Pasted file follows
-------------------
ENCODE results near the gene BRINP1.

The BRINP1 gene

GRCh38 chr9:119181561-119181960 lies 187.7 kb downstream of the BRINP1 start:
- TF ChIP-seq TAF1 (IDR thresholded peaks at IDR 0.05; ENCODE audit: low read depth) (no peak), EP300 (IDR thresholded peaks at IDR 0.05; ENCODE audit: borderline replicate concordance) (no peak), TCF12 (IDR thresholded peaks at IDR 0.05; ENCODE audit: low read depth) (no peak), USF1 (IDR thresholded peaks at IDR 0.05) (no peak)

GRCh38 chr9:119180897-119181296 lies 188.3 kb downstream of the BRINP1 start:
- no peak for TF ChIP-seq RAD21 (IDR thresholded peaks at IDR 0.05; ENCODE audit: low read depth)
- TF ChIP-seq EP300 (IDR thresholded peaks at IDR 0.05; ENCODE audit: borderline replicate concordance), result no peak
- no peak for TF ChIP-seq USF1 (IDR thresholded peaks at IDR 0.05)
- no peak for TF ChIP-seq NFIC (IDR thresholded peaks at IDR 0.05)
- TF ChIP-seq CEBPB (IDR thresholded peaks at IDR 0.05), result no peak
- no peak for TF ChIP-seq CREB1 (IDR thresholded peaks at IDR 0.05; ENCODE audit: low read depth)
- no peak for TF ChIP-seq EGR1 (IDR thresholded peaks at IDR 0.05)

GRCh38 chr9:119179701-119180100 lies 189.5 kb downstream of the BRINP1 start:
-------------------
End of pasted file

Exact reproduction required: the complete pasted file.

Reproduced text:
ENCODE results near the gene BRINP1.

The BRINP1 gene

GRCh38 chr9:119181561-119181960 lies 187.7 kb downstream of the BRINP1 start:
- TF ChIP-seq TAF1 (IDR thresholded peaks at IDR 0.05; ENCODE audit: low read depth) (no peak), EP300 (IDR thresholded peaks at IDR 0.05; ENCODE audit: borderline replicate concordance) (no peak), TCF12 (IDR thresholded peaks at IDR 0.05; ENCODE audit: low read depth) (no peak), USF1 (IDR thresholded peaks at IDR 0.05) (no peak)

GRCh38 chr9:119180897-119181296 lies 188.3 kb downstream of the BRINP1 start:
- no peak for TF ChIP-seq RAD21 (IDR thresholded peaks at IDR 0.05; ENCODE audit: low read depth)
- TF ChIP-seq EP300 (IDR thresholded peaks at IDR 0.05; ENCODE audit: borderline replicate concordance), result no peak
- no peak for TF ChIP-seq USF1 (IDR thresholded peaks at IDR 0.05)
- no peak for TF ChIP-seq NFIC (IDR thresholded peaks at IDR 0.05)
- TF ChIP-seq CEBPB (IDR thresholded peaks at IDR 0.05), result no peak
- no peak for TF ChIP-seq CREB1 (IDR thresholded peaks at IDR 0.05; ENCODE audit: low read depth)
- no peak for TF ChIP-seq EGR1 (IDR thresholded peaks at IDR 0.05)

GRCh38 chr9:119179701-119180100 lies 189.5 kb downstream of the BRINP1 start: